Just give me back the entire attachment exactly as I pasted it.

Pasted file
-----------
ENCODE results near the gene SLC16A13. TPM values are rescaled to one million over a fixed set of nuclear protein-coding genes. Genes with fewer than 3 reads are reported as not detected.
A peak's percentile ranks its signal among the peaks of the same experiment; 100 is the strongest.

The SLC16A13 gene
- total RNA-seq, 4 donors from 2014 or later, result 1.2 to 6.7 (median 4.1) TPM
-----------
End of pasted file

ENCODE results near the gene SLC16A13. TPM values are rescaled to one million over a fixed set of nuclear protein-coding genes. Genes with fewer than 3 reads are reported as not detected.
A peak's percentile ranks its signal among the peaks of the same experiment; 100 is the strongest.

The SLC16A13 gene
- total RNA-seq, 4 donors from 2014 or later, result 1.2 to 6.7 (median 4.1) TPM